Listed Building

The legal part of the listing is the address/name of site only. All other information in the record is not statutory.


Status: Designated


There are no additional online documents for this record.


Date Added
Supplementary Information Updated
Local Authority
Planning Authority
NS 58277 68473
258277, 668473


Alexander Beith McDonald, designed 1892. Coursed rubble with ashlar dressings; base course.

Former Staff Villas - 506 and 548 Bilsland Drive: pair of two-storey, L-plan villas, in the Flemish Renaissance style, flanking the former gate lodges (both now demolished). Brick garden wall to rear.

North Elevation: handed, three-bay, ground floor comprises four-light canted bay to gate side with bracketed blind parapet, mullioned bipartite above and shaped gable; mullioned bipartite at ground floor with cat-slite roof, gabled on return, outer bay recessed with single window at ground; doorway in re-entrant above base course, steps with elaborate iron railings.

Former Staff Cottages - 490, 492, 500, 502, 554, 556, 562 and 568 Bilsland Drive: four pairs of symmetrical semi-detached single-storey cottages, two pairs flanking each staff house, in the Flemish Renaissance style. Brick garden wall to rear.

North Elevation: six-bay, twin shaped gabled at centre with mullioned bipartite, blind key-hole motif above; flanked by doorway with steps and railings; single window in end bay.

Statement of Special Interest

In 1892 the Glasgow Corporation purchased the 91-acre Ruchill Estate. 53 acres of the estate was turned into a public park and 38 acres set aside for building a hospital for infectious diseases. The site was selected for its accessibility from numerous districts of the expanding city. Its position on a hill, with the park adjacent, was chosen to ensure fresh air and sunshine for patients in an otherwise industrial area. The hospital opened on 13 June 1900 and cost around £250,000. It set the standard for local authority infectious disease hospitals built after the 1897 Public Health Act which made the provision of such hospitals compulsory.

The former staff villas and staff cottages are a survival of a once larger municipal hospital site and provide a tangible reminder of the importance of health provision and the combatting of epidemics in Glasgow.

Listed building record updated (2018).




Greater Glasgow Health Board Archives. Plans. HB/42/4/1-3.


Ordnance Survey (Survey date: 1896, Publication date: 1899) Renfrewshire Sheet IX.NW & SW (includes Cadder, Glasgow, Govan, New Kilpatrick). Six inches to the mile. 2nd and later Editions. Southampton: Ordnance Survey.

Ordnance Survey (Revision date: 1909, Publication date: 1913) Lanarkshire Sheet VI.2 (includes Glasgow, Govan). 25 inches to the mile. 2nd and later Editions. Southampton: Ordnance Survey.

Printed Sources

Corporation of the City of Glasgow (1914) Municipal Glasgow: Its Evolution and Enterprises. Glasgow: Robert Anderson, pp.213-226.

Small, S. (2008) Greater Glasgow: An Illustrated Architectural Guide. Rutland Press/RIAS Publishing.

Williamson, E., Riches, A., Higgs, M. (1990) The Buildings of Scotland: Glasgow. London: Penguin Books, pp.65-66 and 416-417.

Online Sources

Dictionary of Scottish Architects. Alexander Beith McDonald, available from: [accessed 05/09/2018].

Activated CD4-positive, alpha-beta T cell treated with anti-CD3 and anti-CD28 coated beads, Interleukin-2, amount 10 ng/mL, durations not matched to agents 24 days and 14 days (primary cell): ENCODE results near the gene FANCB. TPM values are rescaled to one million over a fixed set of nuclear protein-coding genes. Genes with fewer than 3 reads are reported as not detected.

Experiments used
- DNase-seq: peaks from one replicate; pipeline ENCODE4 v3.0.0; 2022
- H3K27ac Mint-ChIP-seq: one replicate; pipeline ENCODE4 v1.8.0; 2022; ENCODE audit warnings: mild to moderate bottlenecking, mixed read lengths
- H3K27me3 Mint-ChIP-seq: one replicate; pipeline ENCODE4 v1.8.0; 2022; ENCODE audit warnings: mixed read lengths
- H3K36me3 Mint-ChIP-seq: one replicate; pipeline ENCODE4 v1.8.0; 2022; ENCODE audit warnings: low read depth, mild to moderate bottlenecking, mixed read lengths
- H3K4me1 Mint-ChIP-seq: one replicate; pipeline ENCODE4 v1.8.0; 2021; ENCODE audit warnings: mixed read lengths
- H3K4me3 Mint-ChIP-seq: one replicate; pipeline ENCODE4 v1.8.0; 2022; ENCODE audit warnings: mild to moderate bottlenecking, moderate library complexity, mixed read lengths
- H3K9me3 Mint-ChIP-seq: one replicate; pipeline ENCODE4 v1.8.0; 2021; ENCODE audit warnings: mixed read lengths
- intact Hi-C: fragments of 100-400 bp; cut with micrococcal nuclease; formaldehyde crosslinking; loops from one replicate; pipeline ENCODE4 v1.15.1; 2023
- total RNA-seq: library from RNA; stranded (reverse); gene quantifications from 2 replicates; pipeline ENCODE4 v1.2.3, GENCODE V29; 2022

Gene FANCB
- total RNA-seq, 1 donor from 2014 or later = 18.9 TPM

Historic Hospitals. Ruchill Hospital, available from: [accessed 29/08/18].

About Listed Buildings

Listing is the way that a building or structure of special architectural or historic interest is recognised by law through the Planning (Listed Buildings and Conservation Areas) (Scotland) Act 1997.

We list buildings of special architectural or historic interest using the criteria published in the Historic Environment Scotland Policy Statement.

The statutory listing address is the legal part of the listing. The information in the listed building record gives an indication of the special architectural or historic interest of the listed building(s). It is not a definitive historical account or a complete description of the building(s). The format of the listed building record has changed over time. Earlier records may be brief and some information will not have been recorded.

Listing covers both the exterior and the interior. Listing can cover structures not mentioned which are part of the curtilage of the building, such as boundary walls, gates, gatepiers, ancillary buildings etc. The planning authority is responsible for advising on what is covered by the listing including the curtilage of a listed building. For information about curtilage see Since 1 October 2015 we have been able to exclude items from a listing. If part of a building is not listed, it will say that it is excluded in the statutory address and in the statement of special interest in the listed building record. The statement will use the word 'excluding' and quote the relevant section of the Historic Environment Scotland Act 2014. Some earlier listed building records may use the word 'excluding', but if the Act is not quoted, the record has not been revised to reflect current legislation.

If you want to alter, extend or demolish a listed building you need to contact your planning authority to see if you need listed building consent. The planning authority is the main point of contact for all applications for listed building consent.

Find out more about listing and our other designations at You can contact us on 0131 668 8716 or at


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Printed: 20/11/2018 05:40